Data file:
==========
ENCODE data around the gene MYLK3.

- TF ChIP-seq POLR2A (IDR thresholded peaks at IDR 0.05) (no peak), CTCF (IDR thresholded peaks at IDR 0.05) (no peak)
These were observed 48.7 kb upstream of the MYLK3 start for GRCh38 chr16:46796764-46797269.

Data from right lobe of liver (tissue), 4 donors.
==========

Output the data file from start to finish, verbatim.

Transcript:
ENCODE data around the gene MYLK3.

- TF ChIP-seq POLR2A (IDR thresholded peaks at IDR 0.05) (no peak), CTCF (IDR thresholded peaks at IDR 0.05) (no peak)
These were observed 48.7 kb upstream of the MYLK3 start for GRCh38 chr16:46796764-46797269.

Data from right lobe of liver (tissue), 4 donors.